Special Needs Transportation

Q’Straint Rebuilds Inclusion Swingset for Special-Needs School

Posted on February 19, 2020

A team of employees at Q’Straint recently rebuilt and delivered an inclusion swingset to Bright Horizons Center, a special-needs school in Pompano Beach, Fla. Photo courtesy Q’Straint
A team of employees at Q’Straint recently rebuilt and delivered an inclusion swingset to Bright Horizons Center, a special-needs school in Pompano Beach, Fla. Photo courtesy Q’Straint
FORT LAUDERDALE, Fla. — A local special-needs school recently received a newly renovated inclusion swingset from wheelchair securement supplier Q’Straint.

The decision to rebuild the swingset for Bright Horizons Center came after Q'Straint’s annual employee visit to the school, in which they learned that the school's swingset was out of service, according to a news release from Q’Straint. The company assembled a team of volunteers for the renovation project, which took several months to complete. The set was delivered to the school in November 2019.

“If I had the opportunity, I would do this project all over again,” said Ed Cardona, Q’Straint’s senior product innovation engineer. “It’s a great feeling knowing that you were part of something that made a difference in the lives of these kids.”

A wheelchair inclusion swingset is designed to allow both ambulatory and mobility device users to swing together safely while facing each other, according to Q’Straint. To rebuild the set for Bright Horizons Center, the Q’Straint team had to take the swingset apart, fix the broken parts, send it to a sandblaster and then a powder coater, reassemble it, send it out to a painter, and transport it back to the school.

The set for Bright Horizons Center has reportedly become an entertaining and therapeutic way for all the students to interact with each other.

Shown here is Jorge Torres, one of Q’Straint’s engineer technicians who helped renovate the inclusion swingset. Photo courtesy Q'Straint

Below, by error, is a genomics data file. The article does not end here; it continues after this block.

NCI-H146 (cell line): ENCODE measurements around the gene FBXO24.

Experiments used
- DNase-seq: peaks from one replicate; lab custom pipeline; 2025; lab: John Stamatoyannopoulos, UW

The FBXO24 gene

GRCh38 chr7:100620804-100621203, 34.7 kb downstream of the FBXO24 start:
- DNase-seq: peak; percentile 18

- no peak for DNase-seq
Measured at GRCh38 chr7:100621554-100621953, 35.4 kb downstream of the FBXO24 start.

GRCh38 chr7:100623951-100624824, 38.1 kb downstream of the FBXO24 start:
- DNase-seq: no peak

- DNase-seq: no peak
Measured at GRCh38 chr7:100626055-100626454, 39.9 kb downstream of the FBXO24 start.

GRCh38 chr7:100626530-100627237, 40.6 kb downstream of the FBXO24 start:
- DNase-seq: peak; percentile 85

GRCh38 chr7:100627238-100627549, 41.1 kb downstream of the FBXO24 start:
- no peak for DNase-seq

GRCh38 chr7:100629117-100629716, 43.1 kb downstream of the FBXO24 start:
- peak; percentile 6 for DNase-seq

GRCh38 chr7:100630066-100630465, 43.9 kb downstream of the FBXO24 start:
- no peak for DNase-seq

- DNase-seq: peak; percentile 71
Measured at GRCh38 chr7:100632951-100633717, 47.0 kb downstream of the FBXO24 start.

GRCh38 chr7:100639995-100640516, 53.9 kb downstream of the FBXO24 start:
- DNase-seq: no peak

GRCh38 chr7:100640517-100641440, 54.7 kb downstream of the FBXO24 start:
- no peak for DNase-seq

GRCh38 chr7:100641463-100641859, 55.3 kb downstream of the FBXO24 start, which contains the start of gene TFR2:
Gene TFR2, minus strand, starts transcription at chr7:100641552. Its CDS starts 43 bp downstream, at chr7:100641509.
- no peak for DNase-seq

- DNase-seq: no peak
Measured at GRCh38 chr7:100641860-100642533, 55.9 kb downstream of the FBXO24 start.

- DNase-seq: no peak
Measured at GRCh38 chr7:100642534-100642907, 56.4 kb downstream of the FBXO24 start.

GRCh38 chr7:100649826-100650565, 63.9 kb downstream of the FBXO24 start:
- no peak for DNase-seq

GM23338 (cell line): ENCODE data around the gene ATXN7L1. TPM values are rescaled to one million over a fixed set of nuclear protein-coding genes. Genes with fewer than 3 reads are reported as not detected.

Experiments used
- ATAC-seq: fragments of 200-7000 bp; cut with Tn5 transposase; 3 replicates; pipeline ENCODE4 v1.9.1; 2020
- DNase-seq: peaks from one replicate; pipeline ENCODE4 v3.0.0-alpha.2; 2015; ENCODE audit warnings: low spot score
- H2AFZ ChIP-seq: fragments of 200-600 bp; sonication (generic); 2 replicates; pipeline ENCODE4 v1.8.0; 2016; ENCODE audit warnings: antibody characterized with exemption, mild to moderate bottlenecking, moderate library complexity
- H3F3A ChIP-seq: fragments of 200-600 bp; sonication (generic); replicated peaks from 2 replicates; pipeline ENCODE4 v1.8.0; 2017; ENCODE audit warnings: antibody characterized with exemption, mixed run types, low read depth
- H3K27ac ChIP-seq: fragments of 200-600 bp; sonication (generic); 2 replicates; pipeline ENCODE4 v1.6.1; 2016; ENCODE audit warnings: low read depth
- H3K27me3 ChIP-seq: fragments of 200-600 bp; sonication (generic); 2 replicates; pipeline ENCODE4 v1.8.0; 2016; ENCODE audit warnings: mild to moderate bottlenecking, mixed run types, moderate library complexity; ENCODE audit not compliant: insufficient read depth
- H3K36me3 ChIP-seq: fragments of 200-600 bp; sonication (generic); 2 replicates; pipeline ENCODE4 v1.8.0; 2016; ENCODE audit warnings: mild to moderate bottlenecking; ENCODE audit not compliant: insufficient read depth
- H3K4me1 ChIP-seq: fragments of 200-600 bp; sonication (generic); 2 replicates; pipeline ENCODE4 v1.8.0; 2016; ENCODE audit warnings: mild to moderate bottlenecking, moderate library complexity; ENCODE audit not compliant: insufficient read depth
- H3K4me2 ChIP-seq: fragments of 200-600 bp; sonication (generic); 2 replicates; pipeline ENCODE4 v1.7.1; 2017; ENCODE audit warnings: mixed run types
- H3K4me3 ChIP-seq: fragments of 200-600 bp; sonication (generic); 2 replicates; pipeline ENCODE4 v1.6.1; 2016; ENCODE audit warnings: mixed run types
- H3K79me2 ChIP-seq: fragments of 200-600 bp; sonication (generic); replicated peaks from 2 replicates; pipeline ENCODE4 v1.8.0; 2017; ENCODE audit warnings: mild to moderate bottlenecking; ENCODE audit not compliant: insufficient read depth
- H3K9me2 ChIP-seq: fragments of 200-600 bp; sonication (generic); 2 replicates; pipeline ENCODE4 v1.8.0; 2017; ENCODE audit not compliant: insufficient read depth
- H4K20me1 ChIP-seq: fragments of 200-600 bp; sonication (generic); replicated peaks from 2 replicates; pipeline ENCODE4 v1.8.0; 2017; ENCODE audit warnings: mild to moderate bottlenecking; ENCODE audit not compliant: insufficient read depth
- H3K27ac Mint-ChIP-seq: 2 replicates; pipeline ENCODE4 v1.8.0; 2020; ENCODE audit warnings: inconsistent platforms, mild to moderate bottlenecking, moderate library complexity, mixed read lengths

Shown here is Jorge Torres, one of Q’Straint’s engineer technicians who helped renovate the inclusion swingset. Photo courtesy Q'Straint

“This whole project was touching for me and turned out to be one of the best moments of my life,” said Jorge Torres, one of Q’Straint’s engineer technicians who helped renovate the inclusion swingset. The company said that the project was “extremely rewarding” for Torres since his daughter has autism.

Q’Straint is a longtime community partner with Bright Horizons Center. Over the years, the school’s students have participated in a Q’Straint apprentice program where they learn vocational skills by working on various projects, such as sorting different pieces of wheelchair securement equipment, packaging them into bags, and then labeling them.

In other recent news, Q’Straint/Sure-Lok announced a partnership involving trade show promotions with All Wheels Up, a nonprofit advocacy group that promotes airline wheelchair securement.

In the partnership, the wheelchair securement supplier will match every $5 to All Wheels Up, for anyone who visits the Q’Straint trade show booth and participates in the Elements Matching Game — an arcade game based on the periodic table, according to a news release from the company. The promotion will kick off at the National Mobility Equipment Dealers Association (NMEDA) Annual Conference and Expo, held from March 3 to 5 in Daytona Beach, Fla.

For a list of Q’Straint’s participating promotional trade shows, go here.

Related Topics: Florida, special needs, wheelchair

Comments ( 1 )
  • Mary

     | about 3 days ago

    That's what you call a special person

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